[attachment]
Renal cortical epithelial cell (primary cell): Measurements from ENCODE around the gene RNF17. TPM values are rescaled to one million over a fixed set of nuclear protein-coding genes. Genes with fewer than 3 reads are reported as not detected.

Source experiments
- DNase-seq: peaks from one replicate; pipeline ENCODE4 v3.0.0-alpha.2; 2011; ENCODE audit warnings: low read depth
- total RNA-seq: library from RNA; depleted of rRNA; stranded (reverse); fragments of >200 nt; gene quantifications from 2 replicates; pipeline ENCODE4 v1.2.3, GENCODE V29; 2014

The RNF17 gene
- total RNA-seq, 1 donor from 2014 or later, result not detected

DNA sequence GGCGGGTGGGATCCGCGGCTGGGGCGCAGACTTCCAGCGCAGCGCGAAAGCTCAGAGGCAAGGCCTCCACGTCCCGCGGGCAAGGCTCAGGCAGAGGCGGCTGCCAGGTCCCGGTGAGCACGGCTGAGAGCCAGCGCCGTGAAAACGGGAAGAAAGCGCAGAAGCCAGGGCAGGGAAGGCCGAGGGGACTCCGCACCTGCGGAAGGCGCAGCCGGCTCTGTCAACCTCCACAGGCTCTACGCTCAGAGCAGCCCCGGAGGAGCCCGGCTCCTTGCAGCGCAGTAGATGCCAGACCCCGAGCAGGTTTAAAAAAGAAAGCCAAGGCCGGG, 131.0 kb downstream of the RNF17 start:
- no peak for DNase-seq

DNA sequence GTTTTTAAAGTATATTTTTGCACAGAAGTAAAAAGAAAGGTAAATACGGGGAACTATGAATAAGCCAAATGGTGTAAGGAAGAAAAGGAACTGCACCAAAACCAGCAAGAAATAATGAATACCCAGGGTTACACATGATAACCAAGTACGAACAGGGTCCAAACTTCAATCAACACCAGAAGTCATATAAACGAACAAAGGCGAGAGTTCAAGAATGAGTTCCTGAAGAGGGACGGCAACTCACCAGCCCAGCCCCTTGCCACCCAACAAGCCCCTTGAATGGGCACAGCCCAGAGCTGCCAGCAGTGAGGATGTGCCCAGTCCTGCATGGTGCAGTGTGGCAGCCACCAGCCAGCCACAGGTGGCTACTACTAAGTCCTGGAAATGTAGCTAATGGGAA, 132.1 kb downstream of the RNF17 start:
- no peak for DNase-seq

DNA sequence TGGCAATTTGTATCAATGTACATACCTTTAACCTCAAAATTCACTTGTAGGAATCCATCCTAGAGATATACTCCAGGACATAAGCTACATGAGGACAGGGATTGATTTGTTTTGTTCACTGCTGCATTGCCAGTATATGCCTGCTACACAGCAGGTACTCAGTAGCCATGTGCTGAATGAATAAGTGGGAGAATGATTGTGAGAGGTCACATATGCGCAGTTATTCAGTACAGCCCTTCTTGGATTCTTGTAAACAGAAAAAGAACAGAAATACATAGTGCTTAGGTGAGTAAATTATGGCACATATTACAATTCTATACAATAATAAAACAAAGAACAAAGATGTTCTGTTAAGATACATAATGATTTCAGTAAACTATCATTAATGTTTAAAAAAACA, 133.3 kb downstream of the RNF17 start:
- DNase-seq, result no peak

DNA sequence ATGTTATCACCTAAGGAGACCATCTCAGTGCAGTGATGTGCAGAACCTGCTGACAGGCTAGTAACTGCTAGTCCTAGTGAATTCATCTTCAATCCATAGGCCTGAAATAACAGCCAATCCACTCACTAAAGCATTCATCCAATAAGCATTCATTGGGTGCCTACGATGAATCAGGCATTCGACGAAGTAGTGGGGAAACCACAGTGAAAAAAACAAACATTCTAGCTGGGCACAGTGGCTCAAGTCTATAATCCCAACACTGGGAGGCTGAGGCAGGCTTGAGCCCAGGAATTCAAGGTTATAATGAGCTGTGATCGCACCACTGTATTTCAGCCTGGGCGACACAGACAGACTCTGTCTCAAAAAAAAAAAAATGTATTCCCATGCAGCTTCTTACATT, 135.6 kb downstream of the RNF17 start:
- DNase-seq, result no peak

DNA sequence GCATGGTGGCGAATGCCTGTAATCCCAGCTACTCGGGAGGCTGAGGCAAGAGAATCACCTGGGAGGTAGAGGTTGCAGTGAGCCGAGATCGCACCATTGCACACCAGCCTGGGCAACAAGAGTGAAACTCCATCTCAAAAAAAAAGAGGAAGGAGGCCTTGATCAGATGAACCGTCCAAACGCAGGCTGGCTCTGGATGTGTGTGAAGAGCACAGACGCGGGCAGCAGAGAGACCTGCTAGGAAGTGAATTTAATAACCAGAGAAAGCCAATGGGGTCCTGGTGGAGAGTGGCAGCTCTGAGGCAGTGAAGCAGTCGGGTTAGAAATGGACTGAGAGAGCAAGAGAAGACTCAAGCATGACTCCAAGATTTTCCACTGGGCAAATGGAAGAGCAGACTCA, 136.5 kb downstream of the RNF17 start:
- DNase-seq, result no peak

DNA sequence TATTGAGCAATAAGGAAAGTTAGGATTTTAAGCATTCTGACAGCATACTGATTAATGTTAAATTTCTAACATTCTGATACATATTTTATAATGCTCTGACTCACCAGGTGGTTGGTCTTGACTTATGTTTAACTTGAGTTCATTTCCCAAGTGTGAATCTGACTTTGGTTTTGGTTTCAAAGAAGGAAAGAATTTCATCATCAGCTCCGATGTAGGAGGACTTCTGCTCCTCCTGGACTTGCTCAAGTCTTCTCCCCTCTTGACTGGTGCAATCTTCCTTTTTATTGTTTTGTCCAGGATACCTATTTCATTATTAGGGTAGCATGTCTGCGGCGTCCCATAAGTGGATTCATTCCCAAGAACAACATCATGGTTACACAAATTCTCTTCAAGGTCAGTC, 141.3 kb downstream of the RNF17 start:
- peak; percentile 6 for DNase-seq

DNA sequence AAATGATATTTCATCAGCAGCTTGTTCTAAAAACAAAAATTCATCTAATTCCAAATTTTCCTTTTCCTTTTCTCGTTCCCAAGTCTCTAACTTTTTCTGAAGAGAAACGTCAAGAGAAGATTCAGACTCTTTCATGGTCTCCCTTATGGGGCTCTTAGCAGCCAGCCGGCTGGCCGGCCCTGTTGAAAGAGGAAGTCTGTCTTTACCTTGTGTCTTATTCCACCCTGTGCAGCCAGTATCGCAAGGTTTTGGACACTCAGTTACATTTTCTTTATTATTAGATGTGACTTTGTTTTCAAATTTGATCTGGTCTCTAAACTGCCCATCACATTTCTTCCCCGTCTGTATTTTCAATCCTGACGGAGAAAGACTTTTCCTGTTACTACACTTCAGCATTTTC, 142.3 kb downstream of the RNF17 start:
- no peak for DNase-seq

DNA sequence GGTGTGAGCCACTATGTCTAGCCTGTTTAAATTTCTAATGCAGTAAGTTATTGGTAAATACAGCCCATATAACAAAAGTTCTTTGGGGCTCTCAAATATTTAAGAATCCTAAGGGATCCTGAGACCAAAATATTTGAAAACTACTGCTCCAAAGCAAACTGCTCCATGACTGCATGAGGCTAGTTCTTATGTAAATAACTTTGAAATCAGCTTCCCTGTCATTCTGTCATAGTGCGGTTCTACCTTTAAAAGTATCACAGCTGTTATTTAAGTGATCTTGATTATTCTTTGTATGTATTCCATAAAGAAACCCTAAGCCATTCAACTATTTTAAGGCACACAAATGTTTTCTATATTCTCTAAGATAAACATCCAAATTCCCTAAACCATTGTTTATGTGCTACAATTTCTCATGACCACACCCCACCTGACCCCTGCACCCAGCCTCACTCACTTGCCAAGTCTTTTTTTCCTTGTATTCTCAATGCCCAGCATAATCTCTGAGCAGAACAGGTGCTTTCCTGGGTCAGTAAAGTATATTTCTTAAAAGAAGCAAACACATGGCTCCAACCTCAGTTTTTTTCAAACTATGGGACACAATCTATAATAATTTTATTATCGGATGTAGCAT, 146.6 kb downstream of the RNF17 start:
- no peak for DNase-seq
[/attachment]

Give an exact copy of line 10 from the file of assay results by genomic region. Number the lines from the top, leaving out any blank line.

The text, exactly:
- no peak for DNase-seq